Sunday, March 17, 2013

Fragments 2

I finally got back to the soil on the spectacular Saturday afternoon last. I cleaned out the garden my sister built, then left five years ago. There is more clean up in a garden in the woods than in the sedate city garden: fir cones and twigs that break off the brittle lichen-covered maples in the winds that howl as they sweep across the side of the hill all winter.

While the inside of the 50-year-old, 60s-modern house has had several changes over the years (Fragments 1), as I work I note that the outdoor landscape that my parents created with love shows the passage of time. The heavy wheelbarrow purchased before lighter weight materials were created. The moss- and lichen-covered old trees that used to be moss- and lichen-covered young trees.

The big leaf-maple memorial sculpture that sits on the stump of the tree my father climbed to see the view of Mt. St. Helens before he chose this property and that I climbed as a child. The mountain itself, a third shorter than it used to be. The birch tree my parents planted soars into the clouds now. The brick steps that I helped my father build are covered with moss. The crossbeam bolted between two trees no longer holds the high-flying wooden seat and rope swing.

There is no longer a treehouse in the maple tree at the edge of the property, built for the grandchildren so long ago that it rotted out. The fire pit where many a salmon cooked over the coals was long ago filled in, I don’t know why. Just above it, up the slope, is the spot that used to be occupied by the oil drum we burned the trash in. The acrid smell of the narrow plume of smoke as it drifted up into the atmosphere while I watched it burn down to ash comes back to me now. It was one of my favorite chores because it took me outside, and what child doesn’t love fire?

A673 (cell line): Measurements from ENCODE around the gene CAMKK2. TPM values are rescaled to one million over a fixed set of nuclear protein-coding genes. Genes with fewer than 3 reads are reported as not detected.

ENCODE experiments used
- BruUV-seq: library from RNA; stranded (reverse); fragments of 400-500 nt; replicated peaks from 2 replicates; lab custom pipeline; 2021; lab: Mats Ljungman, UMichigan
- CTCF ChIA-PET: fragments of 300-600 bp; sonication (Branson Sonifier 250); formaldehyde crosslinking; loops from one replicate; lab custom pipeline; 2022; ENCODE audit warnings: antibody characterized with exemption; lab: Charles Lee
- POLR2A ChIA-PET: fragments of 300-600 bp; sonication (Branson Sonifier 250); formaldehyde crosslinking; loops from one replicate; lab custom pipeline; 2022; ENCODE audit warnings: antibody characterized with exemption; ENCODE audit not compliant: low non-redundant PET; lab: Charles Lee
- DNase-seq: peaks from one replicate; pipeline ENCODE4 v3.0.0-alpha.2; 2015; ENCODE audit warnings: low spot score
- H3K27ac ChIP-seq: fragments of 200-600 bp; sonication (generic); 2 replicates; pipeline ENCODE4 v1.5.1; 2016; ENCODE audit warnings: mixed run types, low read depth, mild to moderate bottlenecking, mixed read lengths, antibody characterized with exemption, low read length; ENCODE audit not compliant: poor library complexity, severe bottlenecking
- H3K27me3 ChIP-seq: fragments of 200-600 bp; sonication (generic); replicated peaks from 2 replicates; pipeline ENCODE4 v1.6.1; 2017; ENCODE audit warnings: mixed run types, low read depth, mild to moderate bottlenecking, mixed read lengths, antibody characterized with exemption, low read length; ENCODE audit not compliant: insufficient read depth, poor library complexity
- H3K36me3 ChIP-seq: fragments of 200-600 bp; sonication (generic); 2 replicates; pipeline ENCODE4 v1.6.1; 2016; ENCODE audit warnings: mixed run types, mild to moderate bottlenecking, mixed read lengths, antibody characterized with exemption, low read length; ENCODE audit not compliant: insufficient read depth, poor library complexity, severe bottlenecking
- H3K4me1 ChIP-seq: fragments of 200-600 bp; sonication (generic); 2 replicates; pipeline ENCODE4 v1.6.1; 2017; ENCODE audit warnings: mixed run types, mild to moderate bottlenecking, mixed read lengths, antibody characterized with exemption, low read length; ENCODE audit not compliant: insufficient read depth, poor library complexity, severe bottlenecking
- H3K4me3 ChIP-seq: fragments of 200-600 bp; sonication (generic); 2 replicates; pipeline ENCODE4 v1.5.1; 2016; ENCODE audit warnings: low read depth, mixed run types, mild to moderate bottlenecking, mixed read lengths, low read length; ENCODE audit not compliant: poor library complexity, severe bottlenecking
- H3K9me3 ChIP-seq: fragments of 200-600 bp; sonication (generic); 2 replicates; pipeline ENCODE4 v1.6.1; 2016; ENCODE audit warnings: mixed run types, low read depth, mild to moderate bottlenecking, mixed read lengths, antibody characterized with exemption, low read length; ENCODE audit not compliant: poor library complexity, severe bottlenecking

The chalet barn for our fat brown-on-white pinto mare, Scout-who moved to a retirement farm after we children all left-the white scrolled balcony now absent, rotted and on the ground below. A quarter of her pasture has returned to forest. The section of original fence left behind the new fence that now looks old and that my father and my teenaged son-who now has two sons of his own and lives on the side of a hill in the Appalachian Mountains-were building when my dad went inside with chest pains, three days before he died.

The trees on the hillside adjacent to our property that my sisters and I hiked and played in-another owner’s cash crop-were clearcut many years ago. I was home for a visit when the chain saws started, a sound I could hear in my chest that hurt my heart and made me weep in sorrow. The west view is better now. The barn no longer sits in front of a dense woods, but is backdropped by a fistful of firs that my father traded for a few he owned elsewhere. The noble fir by the driveway that I recall some worry over-that it would be poached for a Christmas tree-is, well, no longer a concern.

My children don’t have a childhood home, we moved so often. They were not even born in the same state. I am sad for them, and glad for the summers they spent at mine and the memories of their own made here, with their Nana and Papa, on the side of the hill.

My childhood was beloved. This home on the hill, built and tended with love and care by my parents, is beloved by all of my family and continues to serve well. If it could talk, it would say:

And did you get what
you wanted from this life, even so?
I did.
And what did you want?
To call myself beloved, to feel myself
beloved on the earth.

(Late Fragment by Raymond Carver)


Juliann said...

This looks like a lovely place to wander and think.

Bonnie Rae said...

I love Ray Carver. He spoke the truth. Looks like a beautiful place.

Bonnie Rae said...

I love Ray Carver. He spoke the truth. Looks like a beautiful place.